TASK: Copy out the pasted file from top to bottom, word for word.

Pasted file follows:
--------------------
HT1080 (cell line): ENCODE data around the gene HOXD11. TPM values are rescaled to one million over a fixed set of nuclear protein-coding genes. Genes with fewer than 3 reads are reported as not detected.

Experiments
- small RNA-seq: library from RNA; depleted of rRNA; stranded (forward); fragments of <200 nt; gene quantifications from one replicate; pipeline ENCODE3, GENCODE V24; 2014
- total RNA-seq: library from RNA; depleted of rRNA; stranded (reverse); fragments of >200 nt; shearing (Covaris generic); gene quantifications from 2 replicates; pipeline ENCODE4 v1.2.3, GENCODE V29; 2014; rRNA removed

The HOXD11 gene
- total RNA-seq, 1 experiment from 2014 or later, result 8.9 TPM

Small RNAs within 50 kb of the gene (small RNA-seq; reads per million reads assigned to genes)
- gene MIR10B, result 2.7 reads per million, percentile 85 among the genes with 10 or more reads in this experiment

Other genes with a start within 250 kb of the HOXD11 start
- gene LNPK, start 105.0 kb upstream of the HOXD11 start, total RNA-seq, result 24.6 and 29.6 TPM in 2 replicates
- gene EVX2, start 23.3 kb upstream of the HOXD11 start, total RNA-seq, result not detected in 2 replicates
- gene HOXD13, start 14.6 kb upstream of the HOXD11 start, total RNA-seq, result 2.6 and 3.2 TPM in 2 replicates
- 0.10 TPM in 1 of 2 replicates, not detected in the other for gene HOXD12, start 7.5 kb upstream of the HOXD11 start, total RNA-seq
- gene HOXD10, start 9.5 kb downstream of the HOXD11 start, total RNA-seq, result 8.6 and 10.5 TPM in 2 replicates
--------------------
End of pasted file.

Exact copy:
HT1080 (cell line): ENCODE data around the gene HOXD11. TPM values are rescaled to one million over a fixed set of nuclear protein-coding genes. Genes with fewer than 3 reads are reported as not detected.

Experiments
- small RNA-seq: library from RNA; depleted of rRNA; stranded (forward); fragments of <200 nt; gene quantifications from one replicate; pipeline ENCODE3, GENCODE V24; 2014
- total RNA-seq: library from RNA; depleted of rRNA; stranded (reverse); fragments of >200 nt; shearing (Covaris generic); gene quantifications from 2 replicates; pipeline ENCODE4 v1.2.3, GENCODE V29; 2014; rRNA removed

The HOXD11 gene
- total RNA-seq, 1 experiment from 2014 or later, result 8.9 TPM

Small RNAs within 50 kb of the gene (small RNA-seq; reads per million reads assigned to genes)
- gene MIR10B, result 2.7 reads per million, percentile 85 among the genes with 10 or more reads in this experiment

Other genes with a start within 250 kb of the HOXD11 start
- gene LNPK, start 105.0 kb upstream of the HOXD11 start, total RNA-seq, result 24.6 and 29.6 TPM in 2 replicates
- gene EVX2, start 23.3 kb upstream of the HOXD11 start, total RNA-seq, result not detected in 2 replicates
- gene HOXD13, start 14.6 kb upstream of the HOXD11 start, total RNA-seq, result 2.6 and 3.2 TPM in 2 replicates
- 0.10 TPM in 1 of 2 replicates, not detected in the other for gene HOXD12, start 7.5 kb upstream of the HOXD11 start, total RNA-seq
- gene HOXD10, start 9.5 kb downstream of the HOXD11 start, total RNA-seq, result 8.6 and 10.5 TPM in 2 replicates